Monthly Newsletter of the
Olympia Amateur Radio Society
P.O. Box 2861, Olympia, WA 98507
Table of Contents
From the Oval Shack Notes from the VP We need publicity A local parts mine Treasurer's Report OARS Net check-ins You think gasoline is expensive? New Field Day entry class Texas Hi-Tech Frog Psychic ARRL asks FCC not to rush to judgment Senate Bill SB 5200 You gotta tell her Spectrum Protection Act introduced The feud Will ham radio be shut down if war is declared? That third penny told the tale
--back to OARS main page
As we move into spring and the days turn longer, we are facing changes in our relationship with the Thurston County Sheriff's Office. We are being asked to sign a Letter Of Understanding (LOU) which sets out the expectations and requirements of both parties. Most of the contents of this agreement are the same as the unwritten "gentlemen's agreement" under which we have collaborated until now. The parties to this LOU are the Thurston County Sheriff's Office, the Olympia Amateur Radio Society, and Thurston County ARES/RACES.
Let me first say that the Sheriff's Office values our contribution and the resource which we provide. I can say this, because we account for almost 50% of the entire Search And Rescue (SAR) budget for the county. This change is being precipitated by the need to have a document which the leadership of all parties can refer to as the leadership and requirements change. This is particularly important now when we have decreasing fiscal resources.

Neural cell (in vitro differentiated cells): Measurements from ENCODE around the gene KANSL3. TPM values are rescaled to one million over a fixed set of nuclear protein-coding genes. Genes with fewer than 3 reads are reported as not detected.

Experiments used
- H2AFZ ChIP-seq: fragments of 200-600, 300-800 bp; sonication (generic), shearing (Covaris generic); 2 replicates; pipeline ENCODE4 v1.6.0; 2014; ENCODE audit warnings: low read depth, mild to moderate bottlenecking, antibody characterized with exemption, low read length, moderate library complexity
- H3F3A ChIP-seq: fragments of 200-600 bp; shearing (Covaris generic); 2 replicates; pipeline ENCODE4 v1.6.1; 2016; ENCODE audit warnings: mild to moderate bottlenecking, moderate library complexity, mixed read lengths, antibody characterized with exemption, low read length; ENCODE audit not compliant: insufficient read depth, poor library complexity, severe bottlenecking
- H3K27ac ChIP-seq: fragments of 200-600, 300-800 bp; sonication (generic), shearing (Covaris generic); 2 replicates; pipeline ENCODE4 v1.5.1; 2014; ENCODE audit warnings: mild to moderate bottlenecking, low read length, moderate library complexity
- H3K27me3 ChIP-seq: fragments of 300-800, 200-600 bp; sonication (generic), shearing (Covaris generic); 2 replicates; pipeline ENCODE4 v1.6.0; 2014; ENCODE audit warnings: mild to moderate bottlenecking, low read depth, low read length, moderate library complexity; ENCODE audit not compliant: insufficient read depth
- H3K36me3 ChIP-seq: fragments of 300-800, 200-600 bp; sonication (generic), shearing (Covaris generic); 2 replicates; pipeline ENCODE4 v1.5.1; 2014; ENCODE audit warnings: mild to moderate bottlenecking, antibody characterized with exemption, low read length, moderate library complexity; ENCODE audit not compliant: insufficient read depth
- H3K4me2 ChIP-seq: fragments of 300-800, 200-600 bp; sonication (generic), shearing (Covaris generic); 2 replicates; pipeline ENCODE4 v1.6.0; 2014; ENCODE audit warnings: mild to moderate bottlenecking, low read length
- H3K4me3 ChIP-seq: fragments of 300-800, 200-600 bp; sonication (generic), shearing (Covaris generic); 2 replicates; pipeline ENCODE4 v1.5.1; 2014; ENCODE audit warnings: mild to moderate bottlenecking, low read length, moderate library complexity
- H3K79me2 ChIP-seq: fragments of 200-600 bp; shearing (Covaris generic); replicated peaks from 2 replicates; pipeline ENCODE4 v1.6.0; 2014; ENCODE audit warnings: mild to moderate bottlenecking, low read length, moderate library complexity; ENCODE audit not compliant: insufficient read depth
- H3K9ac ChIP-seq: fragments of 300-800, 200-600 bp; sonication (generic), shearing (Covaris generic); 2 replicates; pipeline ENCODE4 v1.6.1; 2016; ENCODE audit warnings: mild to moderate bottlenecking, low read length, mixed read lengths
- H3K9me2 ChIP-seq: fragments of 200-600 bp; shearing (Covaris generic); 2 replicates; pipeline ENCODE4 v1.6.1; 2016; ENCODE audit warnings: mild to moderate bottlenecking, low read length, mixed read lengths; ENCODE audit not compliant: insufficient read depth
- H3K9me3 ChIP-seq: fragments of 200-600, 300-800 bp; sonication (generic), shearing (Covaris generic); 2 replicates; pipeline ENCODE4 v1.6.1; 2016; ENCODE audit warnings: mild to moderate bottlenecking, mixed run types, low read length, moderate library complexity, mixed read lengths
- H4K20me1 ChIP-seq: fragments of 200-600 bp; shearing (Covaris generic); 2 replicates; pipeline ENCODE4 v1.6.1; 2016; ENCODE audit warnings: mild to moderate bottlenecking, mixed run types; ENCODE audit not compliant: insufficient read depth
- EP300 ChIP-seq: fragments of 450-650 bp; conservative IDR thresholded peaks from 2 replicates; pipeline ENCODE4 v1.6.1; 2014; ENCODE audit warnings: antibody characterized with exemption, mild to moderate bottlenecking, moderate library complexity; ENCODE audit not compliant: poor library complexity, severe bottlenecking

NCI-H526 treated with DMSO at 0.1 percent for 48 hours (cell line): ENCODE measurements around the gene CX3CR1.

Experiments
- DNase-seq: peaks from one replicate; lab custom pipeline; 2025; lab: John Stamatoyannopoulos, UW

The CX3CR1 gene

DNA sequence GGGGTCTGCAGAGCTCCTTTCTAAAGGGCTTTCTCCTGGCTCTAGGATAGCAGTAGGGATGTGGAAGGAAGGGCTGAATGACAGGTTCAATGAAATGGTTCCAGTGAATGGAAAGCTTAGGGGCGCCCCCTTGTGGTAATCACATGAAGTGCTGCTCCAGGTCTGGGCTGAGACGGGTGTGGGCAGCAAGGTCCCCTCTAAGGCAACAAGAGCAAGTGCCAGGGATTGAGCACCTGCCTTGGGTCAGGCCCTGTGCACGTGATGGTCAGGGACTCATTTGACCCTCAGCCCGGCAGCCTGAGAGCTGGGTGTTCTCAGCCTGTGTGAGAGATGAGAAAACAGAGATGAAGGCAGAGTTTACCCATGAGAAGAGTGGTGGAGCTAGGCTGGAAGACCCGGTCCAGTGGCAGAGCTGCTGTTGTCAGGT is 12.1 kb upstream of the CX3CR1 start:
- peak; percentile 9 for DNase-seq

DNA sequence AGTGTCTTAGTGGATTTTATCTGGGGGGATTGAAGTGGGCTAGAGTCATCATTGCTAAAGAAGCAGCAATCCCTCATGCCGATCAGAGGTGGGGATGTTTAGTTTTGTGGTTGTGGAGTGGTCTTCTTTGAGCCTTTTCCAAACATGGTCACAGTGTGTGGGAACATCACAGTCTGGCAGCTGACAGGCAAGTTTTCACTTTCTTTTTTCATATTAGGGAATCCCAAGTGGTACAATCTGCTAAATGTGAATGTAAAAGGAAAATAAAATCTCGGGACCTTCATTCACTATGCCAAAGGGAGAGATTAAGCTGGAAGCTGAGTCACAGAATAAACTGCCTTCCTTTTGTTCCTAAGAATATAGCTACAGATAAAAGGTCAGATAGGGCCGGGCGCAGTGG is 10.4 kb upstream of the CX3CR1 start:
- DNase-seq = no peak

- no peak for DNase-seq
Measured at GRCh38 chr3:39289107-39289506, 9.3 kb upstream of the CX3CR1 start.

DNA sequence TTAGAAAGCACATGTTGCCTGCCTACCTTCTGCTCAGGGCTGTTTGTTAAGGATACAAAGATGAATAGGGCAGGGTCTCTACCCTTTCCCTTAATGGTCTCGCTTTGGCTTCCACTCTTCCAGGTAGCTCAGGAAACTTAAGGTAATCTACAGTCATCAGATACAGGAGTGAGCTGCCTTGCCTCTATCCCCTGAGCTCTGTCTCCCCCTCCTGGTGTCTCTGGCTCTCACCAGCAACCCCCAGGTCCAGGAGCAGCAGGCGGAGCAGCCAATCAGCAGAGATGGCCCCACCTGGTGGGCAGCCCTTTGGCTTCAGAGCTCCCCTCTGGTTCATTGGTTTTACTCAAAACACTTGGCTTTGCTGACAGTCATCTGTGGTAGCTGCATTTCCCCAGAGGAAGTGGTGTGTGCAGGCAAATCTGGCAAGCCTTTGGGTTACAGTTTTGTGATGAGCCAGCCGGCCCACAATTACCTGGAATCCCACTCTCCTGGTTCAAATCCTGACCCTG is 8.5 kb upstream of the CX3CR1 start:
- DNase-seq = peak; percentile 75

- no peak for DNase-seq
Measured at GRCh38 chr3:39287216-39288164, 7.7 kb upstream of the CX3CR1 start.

In addition, Homeland Security is placing new requirements for security on all facilities due to increasing concerns about terrorism. Two most important changes in the draft document are that anyone having access to modify the system (either physically or through remote access) must possess a valid emergency worker's card, or be escorted by someone who does. (This is because of the background check required to get the emergency worker's card.)
Also, there is some increased reporting on not only the status of the system when it is not functioning properly, but also routine maintenance records.
At the present time, we have only received a draft of the documents, but the OARS portions are available for any member who desires to review and make comments. (I am not including them because it is a total of six pages and therefore longer than our newsletter.) If you want to review them, please call or email me and I will get them to you.
In addition, I will keep you updated as I get more information and the process moves along.
Notes from the VP
I've been a ham radio operator since 1958 or 59. Originally I was WV2EKW, a Novice with 75-watt PEP power limits, and my first TX was a Heathkit DX-35; my first RX was a Heathkit AR-3 with a "Q" multiplier, and my first antenna was a low 80 meter dipole. In those days Novices were "rock bound." We used crystals to control the transmitter frequency. You called CQ on your crystal-determined frequency, and then tuned up and down the band, hoping you could find someone calling you. I didn't have a side tone -- I had no way to actually hear my Morse code. I listened to the key click, as I pounded out my CW, and so I learned Morse differently than most of you. Instead of the "rhythm of the code," I learned the "rhythm of the clicks." As a result, I often hear Morse in things like the valves of my car's engine. An occupational hazard!